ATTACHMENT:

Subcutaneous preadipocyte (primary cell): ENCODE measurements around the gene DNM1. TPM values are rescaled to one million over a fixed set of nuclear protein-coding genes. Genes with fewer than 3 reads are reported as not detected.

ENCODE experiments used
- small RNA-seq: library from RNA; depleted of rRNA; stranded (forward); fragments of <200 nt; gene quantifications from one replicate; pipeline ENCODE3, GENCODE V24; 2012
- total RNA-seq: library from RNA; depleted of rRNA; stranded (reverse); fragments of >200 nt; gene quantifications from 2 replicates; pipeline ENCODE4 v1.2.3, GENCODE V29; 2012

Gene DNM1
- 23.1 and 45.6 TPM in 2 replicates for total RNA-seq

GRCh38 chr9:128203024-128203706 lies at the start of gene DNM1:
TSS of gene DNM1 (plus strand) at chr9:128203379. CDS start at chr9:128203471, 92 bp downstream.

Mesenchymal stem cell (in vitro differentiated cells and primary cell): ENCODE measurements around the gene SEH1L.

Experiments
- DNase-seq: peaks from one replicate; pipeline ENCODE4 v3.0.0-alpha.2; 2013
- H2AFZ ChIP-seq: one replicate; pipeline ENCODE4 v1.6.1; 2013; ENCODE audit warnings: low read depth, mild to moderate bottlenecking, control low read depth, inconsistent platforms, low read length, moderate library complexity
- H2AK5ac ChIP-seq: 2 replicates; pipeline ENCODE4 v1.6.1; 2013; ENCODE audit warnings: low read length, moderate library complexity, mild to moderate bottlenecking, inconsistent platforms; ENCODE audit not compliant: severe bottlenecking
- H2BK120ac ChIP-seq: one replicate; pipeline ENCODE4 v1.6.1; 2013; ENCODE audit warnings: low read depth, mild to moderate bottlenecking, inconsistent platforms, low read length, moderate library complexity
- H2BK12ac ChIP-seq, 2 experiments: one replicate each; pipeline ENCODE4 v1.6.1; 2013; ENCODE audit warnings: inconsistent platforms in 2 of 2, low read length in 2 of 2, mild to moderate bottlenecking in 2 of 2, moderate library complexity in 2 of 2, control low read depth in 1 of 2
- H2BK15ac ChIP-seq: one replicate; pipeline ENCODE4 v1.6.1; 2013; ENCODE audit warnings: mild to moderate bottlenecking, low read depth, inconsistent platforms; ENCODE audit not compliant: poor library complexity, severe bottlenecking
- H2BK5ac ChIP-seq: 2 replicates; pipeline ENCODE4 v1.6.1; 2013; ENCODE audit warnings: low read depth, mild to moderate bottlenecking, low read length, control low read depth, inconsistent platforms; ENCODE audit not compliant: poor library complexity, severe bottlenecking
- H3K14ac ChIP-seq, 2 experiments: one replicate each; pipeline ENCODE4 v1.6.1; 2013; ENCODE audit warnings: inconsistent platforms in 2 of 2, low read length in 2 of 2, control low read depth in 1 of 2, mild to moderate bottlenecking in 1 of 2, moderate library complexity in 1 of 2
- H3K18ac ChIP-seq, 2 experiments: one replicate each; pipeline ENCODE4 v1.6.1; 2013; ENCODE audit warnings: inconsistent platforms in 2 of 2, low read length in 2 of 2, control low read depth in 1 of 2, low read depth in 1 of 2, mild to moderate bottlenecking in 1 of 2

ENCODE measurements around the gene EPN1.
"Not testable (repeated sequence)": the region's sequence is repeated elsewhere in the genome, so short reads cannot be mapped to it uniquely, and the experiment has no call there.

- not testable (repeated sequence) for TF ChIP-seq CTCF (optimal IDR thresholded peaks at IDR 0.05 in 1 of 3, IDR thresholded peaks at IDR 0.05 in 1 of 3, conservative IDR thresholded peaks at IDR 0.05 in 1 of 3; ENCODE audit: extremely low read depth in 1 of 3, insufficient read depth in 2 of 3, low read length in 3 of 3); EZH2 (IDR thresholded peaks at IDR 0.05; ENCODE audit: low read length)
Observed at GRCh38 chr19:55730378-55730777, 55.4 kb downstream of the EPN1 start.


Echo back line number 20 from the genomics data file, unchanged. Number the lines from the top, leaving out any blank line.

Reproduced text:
ENCODE measurements around the gene EPN1.